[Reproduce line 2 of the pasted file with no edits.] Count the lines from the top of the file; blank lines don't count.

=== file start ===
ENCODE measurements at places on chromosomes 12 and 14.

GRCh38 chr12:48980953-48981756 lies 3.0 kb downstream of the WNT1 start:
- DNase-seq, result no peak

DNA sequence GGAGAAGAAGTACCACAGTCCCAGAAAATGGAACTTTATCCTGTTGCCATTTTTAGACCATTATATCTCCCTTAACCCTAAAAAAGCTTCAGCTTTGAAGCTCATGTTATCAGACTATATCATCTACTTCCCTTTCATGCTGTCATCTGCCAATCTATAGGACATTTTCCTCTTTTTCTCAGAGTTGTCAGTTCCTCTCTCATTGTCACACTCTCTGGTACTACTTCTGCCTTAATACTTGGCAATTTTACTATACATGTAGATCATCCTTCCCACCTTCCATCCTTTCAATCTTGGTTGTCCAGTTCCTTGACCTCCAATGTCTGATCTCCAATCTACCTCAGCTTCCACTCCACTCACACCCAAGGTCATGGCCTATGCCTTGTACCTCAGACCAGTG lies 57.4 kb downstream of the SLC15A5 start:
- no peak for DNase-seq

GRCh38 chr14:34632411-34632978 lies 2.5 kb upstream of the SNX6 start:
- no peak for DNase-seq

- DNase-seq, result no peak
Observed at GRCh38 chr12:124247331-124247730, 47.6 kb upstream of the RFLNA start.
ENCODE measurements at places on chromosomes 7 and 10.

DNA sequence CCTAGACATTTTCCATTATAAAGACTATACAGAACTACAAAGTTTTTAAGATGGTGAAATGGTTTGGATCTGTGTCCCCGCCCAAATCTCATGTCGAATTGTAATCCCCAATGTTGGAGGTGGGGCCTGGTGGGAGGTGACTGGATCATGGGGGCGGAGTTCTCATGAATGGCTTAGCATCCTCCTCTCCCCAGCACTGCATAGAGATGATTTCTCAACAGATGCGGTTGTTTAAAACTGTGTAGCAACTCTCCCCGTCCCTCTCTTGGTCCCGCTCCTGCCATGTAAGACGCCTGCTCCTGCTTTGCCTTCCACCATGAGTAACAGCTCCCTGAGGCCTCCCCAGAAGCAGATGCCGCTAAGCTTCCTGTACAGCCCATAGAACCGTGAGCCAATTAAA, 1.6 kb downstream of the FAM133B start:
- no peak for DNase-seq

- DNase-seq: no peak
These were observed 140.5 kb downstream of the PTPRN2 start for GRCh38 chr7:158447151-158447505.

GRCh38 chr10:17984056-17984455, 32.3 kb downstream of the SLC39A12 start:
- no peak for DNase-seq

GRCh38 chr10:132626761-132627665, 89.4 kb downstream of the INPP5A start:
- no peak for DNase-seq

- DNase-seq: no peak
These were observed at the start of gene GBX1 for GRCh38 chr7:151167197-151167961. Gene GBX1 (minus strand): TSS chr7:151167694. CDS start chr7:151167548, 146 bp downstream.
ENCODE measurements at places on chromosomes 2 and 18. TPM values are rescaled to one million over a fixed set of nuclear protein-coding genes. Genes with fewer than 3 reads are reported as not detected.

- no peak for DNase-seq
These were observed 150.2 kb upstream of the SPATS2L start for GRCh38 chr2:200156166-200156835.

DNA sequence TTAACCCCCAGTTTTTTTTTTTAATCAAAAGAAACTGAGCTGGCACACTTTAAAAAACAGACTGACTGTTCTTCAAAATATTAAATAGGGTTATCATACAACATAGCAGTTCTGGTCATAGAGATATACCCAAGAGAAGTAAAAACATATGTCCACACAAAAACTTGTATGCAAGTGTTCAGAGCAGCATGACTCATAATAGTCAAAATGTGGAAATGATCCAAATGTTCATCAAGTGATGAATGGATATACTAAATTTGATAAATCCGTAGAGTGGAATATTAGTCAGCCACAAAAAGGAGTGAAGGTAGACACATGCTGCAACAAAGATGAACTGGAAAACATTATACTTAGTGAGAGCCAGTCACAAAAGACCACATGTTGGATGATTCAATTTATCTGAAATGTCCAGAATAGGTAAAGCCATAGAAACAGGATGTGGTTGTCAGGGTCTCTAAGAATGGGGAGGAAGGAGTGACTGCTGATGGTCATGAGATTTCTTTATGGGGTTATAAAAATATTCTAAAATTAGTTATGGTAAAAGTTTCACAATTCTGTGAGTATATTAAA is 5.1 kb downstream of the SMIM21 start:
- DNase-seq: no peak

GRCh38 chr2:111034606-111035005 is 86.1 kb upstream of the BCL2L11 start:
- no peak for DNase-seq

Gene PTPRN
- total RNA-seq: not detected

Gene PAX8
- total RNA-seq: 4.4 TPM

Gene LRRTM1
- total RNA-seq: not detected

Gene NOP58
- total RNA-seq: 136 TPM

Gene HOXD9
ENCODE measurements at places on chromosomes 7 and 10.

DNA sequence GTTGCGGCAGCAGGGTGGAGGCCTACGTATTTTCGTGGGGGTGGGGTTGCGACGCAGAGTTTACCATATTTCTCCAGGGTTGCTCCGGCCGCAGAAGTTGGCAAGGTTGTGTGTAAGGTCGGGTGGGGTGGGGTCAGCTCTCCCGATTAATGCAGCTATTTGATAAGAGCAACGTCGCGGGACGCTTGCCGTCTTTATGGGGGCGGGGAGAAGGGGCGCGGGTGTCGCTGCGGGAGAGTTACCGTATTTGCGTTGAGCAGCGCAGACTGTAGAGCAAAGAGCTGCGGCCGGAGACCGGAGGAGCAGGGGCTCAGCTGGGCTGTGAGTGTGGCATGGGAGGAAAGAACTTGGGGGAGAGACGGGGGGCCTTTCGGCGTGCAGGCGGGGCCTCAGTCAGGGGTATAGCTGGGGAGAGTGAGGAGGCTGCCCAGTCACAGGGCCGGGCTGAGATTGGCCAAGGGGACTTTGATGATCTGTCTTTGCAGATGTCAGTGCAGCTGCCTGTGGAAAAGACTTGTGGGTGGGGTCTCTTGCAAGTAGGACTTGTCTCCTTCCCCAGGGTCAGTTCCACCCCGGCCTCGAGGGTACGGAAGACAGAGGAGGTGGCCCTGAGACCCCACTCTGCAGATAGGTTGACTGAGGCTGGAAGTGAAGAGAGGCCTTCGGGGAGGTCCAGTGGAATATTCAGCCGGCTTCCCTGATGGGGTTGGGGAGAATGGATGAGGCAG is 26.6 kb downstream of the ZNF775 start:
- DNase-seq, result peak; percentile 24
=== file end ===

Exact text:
GRCh38 chr12:48980953-48981756 lies 3.0 kb downstream of the WNT1 start: